Myth Buster #6 New Orleans is First in Nation to Place Experts on Local Levee Boards

Sheet piling from failed Industrial Canal I-wall in Lower 9th Ward. Photo/Francis James

One year after the levees broke, Louisiana made national headlines when 81% of its voting residents favored consolidating the New Orleans area levee boards from ten to two.

It was called Levee Board Reform, and it made the Governor-appointed individuals on the pre-Katrina levee boards look – wrongly – like they were responsible for the deadly flooding on August 29, 2005.

Media never reported that Louisiana was the very first state in the nation to require experts in flood control on its local levee boards. Or that Louisiana had to write the legislation from scratch because no models existed in the entire country to use as a starting point.

In fact, Louisiana is a model for the United States. Shortly after the impressive voter turnout, California followed suit and voted on a historic package of Flood Bills that put requirements on professional backgrounds of its board members similar to those in Louisiana.

And with the majority of the American population living in counties protected by levees, its likely that more states will join Louisiana’s example.

Click here for our oped in the New Orleans Times Picayune.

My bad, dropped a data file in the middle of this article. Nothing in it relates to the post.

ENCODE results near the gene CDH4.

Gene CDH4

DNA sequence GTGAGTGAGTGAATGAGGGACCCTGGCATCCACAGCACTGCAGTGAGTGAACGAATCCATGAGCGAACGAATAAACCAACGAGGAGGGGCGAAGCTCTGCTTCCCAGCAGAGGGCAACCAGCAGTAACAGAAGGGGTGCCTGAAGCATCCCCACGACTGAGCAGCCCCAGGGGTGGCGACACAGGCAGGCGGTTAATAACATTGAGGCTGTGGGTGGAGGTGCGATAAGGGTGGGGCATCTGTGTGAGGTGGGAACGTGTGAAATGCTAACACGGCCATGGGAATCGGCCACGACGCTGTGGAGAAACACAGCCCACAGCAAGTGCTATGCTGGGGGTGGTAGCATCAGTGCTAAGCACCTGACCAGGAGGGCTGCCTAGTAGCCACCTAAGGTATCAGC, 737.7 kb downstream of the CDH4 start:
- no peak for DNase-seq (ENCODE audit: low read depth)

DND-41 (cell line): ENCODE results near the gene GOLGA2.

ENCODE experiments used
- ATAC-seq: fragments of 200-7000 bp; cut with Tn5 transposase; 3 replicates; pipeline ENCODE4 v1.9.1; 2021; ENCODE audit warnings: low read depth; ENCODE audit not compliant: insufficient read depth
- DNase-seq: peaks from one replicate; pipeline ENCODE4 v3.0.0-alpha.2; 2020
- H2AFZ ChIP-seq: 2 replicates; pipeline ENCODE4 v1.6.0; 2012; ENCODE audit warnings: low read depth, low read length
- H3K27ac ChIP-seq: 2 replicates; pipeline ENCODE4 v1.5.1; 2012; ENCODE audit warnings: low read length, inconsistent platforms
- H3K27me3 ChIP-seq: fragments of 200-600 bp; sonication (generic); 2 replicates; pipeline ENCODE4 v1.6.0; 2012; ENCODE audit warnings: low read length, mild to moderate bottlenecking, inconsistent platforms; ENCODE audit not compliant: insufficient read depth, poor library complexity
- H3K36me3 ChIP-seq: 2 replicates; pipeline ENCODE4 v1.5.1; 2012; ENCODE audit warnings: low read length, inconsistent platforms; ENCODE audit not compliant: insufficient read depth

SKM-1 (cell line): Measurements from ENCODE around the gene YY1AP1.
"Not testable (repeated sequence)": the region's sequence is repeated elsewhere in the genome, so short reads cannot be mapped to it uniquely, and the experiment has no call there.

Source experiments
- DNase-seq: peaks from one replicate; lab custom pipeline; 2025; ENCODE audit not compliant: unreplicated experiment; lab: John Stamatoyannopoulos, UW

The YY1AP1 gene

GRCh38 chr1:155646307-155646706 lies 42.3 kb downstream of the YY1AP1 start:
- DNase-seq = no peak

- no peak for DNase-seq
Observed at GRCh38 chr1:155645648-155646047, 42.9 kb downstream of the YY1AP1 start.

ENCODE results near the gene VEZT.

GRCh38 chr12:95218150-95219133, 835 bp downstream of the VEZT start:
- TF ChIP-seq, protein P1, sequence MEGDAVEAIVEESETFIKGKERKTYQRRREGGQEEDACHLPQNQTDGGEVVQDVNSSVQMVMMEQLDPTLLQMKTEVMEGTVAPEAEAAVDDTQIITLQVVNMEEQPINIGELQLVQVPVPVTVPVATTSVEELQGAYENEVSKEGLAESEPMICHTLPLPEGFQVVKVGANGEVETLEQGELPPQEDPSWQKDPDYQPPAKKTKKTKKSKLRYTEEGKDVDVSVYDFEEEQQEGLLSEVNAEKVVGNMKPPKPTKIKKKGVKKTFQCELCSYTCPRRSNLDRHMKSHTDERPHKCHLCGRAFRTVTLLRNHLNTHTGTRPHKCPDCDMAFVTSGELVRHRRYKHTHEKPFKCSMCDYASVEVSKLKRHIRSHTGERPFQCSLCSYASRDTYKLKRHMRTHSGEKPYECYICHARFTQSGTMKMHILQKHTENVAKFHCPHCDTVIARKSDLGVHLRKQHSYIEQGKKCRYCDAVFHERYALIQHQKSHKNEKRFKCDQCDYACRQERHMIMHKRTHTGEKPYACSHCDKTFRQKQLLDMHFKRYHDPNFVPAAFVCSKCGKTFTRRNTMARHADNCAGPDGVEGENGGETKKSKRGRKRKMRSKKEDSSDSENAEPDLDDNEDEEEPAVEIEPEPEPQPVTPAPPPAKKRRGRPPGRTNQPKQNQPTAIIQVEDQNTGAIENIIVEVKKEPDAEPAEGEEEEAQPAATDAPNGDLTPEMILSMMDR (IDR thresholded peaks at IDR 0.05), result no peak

Our other Mythbusters can be seen here.

One response to “Myth Buster #6 New Orleans is First in Nation to Place Experts on Local Levee Boards”

  1. Nickie Barnard says:

    Hi Sandy, I’m in London but used to live in the US and of all the places I’ve enjoyed, found New Orleans the most enchanting. The devastation of Katrina was bad enough without the added tragedy of BP on your doorstep and the politicians both here and there will happily sweep it all under the carpet IF YOU LET THEM. They wear any unwelcome opposition out by sending it through’channels’ so they can stonewall. I just hope you have enough determination and support to shout louder because their self-interest is usually stronger than the will of people suffering adversity. Your city is a gem and shouldn’t be sidelined thus. It has a cosmopolitan feel unlike anywhwere else in the States, an independent character all it’s own; maybe that’s what they don’t like. Keep going. Nickie

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